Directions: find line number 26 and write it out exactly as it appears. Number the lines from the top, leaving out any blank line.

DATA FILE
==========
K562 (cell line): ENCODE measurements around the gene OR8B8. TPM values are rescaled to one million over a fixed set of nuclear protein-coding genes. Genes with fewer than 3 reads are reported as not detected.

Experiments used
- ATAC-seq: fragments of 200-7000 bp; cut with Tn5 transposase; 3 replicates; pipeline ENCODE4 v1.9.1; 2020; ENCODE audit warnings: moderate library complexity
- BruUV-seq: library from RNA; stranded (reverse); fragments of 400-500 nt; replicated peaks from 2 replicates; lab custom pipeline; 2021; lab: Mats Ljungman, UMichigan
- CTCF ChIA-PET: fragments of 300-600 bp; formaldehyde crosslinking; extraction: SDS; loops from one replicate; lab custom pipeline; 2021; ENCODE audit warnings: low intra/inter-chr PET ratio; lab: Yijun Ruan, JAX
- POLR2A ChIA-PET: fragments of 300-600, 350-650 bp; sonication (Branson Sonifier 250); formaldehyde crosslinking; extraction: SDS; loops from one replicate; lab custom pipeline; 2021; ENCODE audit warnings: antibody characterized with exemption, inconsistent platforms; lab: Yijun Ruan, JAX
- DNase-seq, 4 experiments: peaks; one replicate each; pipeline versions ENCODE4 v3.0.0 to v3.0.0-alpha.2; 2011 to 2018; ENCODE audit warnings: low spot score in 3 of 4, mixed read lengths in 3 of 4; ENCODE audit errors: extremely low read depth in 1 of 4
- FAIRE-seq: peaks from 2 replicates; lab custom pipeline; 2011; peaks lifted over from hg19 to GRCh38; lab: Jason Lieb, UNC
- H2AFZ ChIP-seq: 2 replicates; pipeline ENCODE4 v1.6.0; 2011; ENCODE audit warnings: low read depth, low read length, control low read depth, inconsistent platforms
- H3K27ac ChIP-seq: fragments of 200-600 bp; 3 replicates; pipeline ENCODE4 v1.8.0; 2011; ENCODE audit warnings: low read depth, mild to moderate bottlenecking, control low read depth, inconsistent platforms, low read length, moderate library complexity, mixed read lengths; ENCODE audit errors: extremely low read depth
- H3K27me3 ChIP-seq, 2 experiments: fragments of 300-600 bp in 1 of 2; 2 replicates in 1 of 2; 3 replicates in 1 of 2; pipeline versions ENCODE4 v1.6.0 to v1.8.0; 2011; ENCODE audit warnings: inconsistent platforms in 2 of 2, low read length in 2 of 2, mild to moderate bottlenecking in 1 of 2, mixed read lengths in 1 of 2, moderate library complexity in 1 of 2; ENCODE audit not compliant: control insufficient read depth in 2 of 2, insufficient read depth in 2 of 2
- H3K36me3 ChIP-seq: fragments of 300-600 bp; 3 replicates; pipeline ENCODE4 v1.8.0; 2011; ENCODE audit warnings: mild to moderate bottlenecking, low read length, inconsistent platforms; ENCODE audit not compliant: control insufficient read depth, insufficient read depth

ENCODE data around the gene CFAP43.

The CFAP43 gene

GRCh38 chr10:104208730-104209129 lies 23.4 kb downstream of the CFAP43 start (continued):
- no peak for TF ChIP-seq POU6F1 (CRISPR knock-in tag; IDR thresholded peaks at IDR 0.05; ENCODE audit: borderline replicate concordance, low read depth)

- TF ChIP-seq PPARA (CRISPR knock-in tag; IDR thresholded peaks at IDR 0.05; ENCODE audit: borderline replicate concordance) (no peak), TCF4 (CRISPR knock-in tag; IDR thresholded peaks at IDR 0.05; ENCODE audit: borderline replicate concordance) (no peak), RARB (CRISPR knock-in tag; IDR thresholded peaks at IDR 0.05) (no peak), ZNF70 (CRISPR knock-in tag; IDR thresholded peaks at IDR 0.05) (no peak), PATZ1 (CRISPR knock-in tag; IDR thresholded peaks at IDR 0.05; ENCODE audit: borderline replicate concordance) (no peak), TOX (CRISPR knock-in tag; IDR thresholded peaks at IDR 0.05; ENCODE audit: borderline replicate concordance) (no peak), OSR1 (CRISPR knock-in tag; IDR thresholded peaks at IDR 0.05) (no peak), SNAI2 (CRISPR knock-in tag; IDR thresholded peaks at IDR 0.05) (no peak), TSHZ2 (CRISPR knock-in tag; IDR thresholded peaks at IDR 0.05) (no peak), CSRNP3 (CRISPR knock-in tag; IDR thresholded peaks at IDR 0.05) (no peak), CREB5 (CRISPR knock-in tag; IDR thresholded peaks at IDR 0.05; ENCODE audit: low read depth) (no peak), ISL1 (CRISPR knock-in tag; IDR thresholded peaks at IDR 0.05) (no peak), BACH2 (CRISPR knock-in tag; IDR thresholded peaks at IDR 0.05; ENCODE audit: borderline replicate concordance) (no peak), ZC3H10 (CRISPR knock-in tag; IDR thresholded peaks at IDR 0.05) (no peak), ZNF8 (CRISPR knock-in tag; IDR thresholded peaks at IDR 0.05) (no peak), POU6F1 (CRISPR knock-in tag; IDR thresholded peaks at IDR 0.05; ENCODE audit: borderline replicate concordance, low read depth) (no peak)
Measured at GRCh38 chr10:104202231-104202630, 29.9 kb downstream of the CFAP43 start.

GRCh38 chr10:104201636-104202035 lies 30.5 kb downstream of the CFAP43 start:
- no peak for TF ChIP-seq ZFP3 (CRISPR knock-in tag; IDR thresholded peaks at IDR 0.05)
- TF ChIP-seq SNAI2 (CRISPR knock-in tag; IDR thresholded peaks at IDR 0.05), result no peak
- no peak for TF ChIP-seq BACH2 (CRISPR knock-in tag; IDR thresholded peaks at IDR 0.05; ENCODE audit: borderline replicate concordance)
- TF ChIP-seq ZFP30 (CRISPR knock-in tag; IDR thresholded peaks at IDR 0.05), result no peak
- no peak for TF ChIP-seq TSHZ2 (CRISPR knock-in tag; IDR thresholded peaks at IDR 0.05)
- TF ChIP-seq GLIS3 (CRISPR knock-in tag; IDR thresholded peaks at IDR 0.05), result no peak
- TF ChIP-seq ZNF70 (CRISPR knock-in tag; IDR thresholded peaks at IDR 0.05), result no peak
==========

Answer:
- TF ChIP-seq ZNF70 (CRISPR knock-in tag; IDR thresholded peaks at IDR 0.05), result no peak